American Academy of Neurology annual meeting – April 17-22, 2021
CONGRESS HIGHLIGHTS – MONDAY EDITION
An ongoing Italian observation study of COVID-19 has now obtained data for 902 MS patients (Sormani et al. AAN 2021; S28.002). The risk of ICU admission/death was somewhat higher for the anti-CD20 group (8%) compared to patients treated with an interferon-β (0%) or another DMT (5%). MS patients were also less likely to have asymptomatic COVID while on an anti-CD20 agent (1.1%) compared to an interferon (8.3%) or another DMT (4%). Risk factors for severe COVID were age (odds ratio 1.05), EDSS score (OR 1.13), male sex (OR 1.44) and DMT used (OR 1.99 for anti-CD20).
At the New York University MS clinic, 21% of rituximab-treated patients developed COVID, 10% of the ocrelizumab or S1PR (fingolimod or siponimod) groups, and 4% of natalizumab patients (Smith TE. AAN 2021; P014).
In the ALITHIOS study of ofatumumab, 12 of 1623 patients had confirmed COVID-19 (Cross AH. AAN 2021; P197). Mean age was 37.8 years. Ofatumumab exposure ranged from 8.5-13.8 months. One patient developed severe COVID requiring hospitalization for pneumonia. The regimen of monthly injections was interrupted in four patients and uninterrupted in seven.
Only 9 confirmed COVID cases were identified in the SMH registry (N=5600) for the period March-October 2020 (Solomon J. AAN 2021; P.013). Mean age was 43.2 years; median EDSS score was 1.0 (range 0-5.5). Eight of 9 were on a DMT. Seven patients had mild symptoms, 1 was asymptomatic and 1 required hospitalization.
A retrospective cohort study in Chicago compared an ND cohort (n=132) with 132 controls who were hospitalized for COVID-19 (Patel RA. AAN 2021; S21.004). The mortality rate (19.7% vs. 23.5%) and ICU rate (31.5% vs. 35.9%) were comparable. ND patients had a higher risk of encephalopathy.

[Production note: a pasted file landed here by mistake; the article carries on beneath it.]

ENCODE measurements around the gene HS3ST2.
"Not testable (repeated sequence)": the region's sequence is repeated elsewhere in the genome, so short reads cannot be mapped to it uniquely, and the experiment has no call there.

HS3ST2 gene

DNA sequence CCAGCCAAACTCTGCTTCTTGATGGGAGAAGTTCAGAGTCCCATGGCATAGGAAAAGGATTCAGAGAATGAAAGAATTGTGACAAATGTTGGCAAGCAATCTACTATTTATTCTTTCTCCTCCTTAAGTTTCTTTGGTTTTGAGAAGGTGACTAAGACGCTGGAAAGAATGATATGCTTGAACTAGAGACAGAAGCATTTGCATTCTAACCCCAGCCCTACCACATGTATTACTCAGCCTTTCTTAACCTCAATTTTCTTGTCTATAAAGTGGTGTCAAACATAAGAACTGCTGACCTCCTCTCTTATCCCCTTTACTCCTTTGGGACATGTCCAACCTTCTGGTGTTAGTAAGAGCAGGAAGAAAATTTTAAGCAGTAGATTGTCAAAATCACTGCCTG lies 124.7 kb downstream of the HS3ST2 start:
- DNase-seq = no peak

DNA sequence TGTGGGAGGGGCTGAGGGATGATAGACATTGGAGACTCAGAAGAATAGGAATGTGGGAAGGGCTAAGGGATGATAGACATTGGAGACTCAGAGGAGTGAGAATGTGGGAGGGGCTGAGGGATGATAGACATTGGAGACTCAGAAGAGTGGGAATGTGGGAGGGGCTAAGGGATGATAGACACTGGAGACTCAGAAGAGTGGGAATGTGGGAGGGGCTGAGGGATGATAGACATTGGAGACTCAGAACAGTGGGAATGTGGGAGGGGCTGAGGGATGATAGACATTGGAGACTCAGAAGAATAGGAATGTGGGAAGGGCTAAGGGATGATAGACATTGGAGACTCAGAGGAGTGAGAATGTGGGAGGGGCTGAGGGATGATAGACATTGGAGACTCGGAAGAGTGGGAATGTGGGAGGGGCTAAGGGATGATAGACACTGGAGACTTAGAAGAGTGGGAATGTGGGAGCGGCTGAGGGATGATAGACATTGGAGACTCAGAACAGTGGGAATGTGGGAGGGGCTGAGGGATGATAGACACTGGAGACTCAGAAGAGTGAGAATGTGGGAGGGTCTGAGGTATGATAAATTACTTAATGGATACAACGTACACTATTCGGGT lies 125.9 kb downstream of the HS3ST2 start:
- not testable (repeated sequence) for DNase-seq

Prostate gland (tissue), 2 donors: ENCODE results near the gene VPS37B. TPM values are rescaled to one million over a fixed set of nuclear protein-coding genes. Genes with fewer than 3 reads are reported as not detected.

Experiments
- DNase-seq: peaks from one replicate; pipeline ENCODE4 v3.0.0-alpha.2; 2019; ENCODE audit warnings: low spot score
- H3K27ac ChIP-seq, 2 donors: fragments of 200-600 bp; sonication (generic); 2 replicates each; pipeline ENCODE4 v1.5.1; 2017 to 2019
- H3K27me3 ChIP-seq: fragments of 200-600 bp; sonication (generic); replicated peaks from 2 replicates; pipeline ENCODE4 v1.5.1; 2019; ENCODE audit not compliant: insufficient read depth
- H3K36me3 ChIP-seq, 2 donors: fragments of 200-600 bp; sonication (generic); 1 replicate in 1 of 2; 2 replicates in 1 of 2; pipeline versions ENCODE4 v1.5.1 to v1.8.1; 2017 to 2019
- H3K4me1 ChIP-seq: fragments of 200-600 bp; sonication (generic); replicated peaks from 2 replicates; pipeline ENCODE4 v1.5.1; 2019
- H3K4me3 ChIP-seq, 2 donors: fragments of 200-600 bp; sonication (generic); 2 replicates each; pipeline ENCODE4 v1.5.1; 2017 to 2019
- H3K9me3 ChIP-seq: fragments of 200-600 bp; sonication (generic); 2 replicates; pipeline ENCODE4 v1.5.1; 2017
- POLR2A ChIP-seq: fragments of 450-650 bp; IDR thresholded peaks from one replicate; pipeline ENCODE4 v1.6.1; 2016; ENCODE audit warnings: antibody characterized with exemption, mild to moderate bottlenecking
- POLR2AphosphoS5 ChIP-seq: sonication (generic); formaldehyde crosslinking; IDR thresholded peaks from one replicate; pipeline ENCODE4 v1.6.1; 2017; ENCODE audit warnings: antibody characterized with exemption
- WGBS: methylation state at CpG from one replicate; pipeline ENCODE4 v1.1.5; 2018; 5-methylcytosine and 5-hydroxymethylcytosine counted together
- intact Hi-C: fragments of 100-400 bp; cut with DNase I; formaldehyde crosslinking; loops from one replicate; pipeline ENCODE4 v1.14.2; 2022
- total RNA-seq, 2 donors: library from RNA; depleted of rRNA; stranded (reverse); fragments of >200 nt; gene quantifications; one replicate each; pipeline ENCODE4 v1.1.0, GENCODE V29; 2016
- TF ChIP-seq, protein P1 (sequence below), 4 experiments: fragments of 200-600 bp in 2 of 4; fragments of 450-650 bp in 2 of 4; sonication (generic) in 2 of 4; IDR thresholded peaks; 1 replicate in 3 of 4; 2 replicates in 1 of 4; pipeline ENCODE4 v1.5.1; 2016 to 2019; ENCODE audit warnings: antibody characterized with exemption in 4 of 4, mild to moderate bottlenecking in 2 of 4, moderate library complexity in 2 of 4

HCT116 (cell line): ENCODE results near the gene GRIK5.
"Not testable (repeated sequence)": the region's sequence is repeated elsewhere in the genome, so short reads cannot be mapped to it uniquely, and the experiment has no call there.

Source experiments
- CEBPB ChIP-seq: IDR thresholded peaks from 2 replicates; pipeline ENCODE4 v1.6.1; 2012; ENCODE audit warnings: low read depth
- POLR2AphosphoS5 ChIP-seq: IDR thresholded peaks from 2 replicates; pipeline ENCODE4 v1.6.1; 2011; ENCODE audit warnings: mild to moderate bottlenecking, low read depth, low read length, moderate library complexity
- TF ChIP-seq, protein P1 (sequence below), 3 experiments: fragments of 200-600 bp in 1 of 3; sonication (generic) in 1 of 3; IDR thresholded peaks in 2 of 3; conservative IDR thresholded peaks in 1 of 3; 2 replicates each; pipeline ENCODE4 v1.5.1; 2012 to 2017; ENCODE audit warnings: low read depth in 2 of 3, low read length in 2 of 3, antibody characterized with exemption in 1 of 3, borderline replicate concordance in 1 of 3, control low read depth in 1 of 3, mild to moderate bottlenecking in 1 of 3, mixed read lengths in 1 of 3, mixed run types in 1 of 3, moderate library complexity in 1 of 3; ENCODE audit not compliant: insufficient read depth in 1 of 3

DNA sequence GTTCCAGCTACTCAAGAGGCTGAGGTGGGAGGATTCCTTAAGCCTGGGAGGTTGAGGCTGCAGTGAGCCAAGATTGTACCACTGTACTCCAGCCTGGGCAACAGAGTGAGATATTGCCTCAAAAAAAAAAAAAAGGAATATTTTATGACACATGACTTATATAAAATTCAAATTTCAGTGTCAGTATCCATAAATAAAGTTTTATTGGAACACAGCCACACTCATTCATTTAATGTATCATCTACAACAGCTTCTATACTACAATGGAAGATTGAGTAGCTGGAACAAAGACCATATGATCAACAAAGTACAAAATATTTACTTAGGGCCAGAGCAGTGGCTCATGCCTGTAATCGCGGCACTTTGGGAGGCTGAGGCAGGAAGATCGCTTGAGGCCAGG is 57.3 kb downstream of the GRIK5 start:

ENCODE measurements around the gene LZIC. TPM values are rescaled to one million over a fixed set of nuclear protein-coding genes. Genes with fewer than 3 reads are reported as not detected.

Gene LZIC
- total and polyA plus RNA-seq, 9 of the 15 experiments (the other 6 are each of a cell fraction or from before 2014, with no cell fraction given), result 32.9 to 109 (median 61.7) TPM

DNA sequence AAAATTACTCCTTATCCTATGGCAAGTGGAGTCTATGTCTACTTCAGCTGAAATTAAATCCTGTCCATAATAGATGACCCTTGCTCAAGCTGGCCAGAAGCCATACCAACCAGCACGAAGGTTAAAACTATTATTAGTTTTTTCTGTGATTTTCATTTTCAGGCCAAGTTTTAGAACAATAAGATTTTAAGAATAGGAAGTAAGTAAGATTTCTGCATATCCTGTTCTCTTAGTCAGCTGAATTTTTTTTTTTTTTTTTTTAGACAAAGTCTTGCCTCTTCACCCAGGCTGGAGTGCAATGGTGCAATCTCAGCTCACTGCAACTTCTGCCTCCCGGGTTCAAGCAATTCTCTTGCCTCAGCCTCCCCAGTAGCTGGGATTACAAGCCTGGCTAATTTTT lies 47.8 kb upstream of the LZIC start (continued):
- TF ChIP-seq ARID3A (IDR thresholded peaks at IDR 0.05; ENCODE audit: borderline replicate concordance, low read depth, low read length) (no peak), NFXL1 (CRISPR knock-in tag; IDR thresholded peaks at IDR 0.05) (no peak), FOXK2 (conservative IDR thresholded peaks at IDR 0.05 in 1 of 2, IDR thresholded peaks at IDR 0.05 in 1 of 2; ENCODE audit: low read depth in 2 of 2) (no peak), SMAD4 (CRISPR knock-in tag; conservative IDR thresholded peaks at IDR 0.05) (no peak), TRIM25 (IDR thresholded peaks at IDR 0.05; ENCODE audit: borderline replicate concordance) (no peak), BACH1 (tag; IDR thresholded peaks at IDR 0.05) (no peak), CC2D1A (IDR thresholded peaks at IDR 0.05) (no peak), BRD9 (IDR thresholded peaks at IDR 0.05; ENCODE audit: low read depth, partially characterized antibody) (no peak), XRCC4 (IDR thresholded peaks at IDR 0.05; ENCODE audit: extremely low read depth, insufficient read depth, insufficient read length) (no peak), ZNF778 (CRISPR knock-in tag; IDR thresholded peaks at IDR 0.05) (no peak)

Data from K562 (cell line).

A second Chicago study reviewed 50 COVID-19 cases referred to the neurology service (Vargas A. AAN 2021; P.002). Most patients were African-American (48%) or Latino (24%). The most common neurological complications were encephalopathy, cerebrovascular disease, cognitive impairment, seizures and hypoxic brain injury. Cases were more severe/critical in the group with neurological symptoms that developed >24 hours after hospitalization.
A separate report found that 71% of COVID cases had neurological manifestations. The most common were headache (22%), altered mental status (19%), dizziness (8%), gait imbalance (5%) and stroke (0.8%) (Vaish A. AAN 2021; P.005). CNS complications were more frequent in patients with comorbidities, such as cardiac disease, dementia, hypertension and COPD.
The Continuous Quality Improvement Research Collaborative, an ongoing QI initiative, adopted telehealth in response to the pandemic (Mehta F. AAN 2021; P.018). However, most clinical encounters continued to be in-person (45.1%), followed by telephone check-ups (28.1%) and videoconferencing (26.8%).
In one UK MS centre, all in-person visits were rescheduled as telephone follow-ups (Ramsay SJ. AAN 2021; P.234). A subsequent mail questionnaire determined that patient satisfaction with telephone visits was high, although 60% did not respond to the survey. Opinion was mixed about telephone calls remaining part of the clinic procedure post-COVID.